5 Small Goals With Big Rewards for Type 2 Diabetes
3. Move 10 minutes more. continued...
Aim to add 10 minutes of moderate exercise to your daily routine, and then continue tacking it on until you hit at least 150 minutes per week.
You'll get the most benefit from something that makes you breathe harder and challenge your heart rate. But everything counts, even fidgeting. Just standing or pacing while talking on the phone can help lower blood pressure and total cholesterol.
To burn more calories, take a brisk walk, or do strength training moves while you watch TV. Start slow and aim for regular sessions of at least three times a week. Over time, gradually make your workouts longer and more challenging. Find an activity you enjoy.
4. Add a vegetable.
As a kid, you were told to eat your vegetables. And yet, most adults don’t get the recommended three to five servings a day.
You can start small. Just add one vegetable in place of another food once a day.
- Skip the bag of potato chips, and try fresh celery sticks.
- Cook a little less pasta, and bulk up the dish with vegetables such as artichoke hearts, zucchini, or mushrooms.
- Use lettuce as sandwich wraps for lunch, or toss leftover veggies in with eggs for a quick breakfast.
Changes like these can shave off calories, give you more fiber, and help you feel full. That can mean weight loss and better blood sugar control.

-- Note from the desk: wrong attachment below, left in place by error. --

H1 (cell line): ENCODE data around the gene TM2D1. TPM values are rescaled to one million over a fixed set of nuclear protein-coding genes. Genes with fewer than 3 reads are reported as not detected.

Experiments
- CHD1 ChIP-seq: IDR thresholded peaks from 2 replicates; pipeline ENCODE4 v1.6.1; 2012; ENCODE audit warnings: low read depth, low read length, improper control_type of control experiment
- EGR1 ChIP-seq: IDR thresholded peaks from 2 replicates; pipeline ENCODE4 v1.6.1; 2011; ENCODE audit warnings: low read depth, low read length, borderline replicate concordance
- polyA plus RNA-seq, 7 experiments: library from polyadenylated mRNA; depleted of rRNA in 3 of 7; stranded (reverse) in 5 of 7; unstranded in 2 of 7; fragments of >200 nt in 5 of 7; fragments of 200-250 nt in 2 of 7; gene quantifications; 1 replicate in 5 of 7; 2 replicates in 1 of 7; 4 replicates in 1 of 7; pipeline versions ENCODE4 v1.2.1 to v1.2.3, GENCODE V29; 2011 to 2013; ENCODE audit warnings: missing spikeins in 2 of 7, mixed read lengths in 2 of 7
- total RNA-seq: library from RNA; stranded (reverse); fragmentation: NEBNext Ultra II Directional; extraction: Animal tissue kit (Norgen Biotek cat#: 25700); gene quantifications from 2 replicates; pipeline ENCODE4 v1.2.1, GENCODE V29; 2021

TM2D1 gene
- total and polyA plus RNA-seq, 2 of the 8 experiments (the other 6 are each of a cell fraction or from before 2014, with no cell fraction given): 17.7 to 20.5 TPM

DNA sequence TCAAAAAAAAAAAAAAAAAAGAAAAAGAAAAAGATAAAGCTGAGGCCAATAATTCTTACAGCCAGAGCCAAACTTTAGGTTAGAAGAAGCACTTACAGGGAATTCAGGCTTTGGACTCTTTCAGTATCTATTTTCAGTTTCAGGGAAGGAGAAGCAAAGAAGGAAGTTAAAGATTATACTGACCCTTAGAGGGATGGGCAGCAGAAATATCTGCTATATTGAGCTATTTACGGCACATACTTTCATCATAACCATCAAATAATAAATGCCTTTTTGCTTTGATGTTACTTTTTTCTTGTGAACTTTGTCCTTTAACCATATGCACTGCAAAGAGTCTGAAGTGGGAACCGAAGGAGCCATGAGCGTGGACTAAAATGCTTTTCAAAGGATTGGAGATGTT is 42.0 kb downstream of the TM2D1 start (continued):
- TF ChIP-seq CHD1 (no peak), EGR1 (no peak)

5. Bump it up.
Once you've hit those first few milestones, keep going.
After you've lost that first 5% of your weight, press on. One study found that people with type 2 diabetes improved their blood sugar control when they lost as little as 2% of their body weight. But to see even more improvements, like a lower risk of heart disease and improved blood sugar over the long term, aim to drop 10 to 15% of your body weight.
Losing this amount of body weight could also be more noticeable. You may lose some inches from your waist, drop a pants size, or just feel better. These changes can motivate you to continue shedding pounds if you need to.
Keep adding more minutes of exercise, and more vegetables, too. It's all part of putting yourself in charge of your diabetes.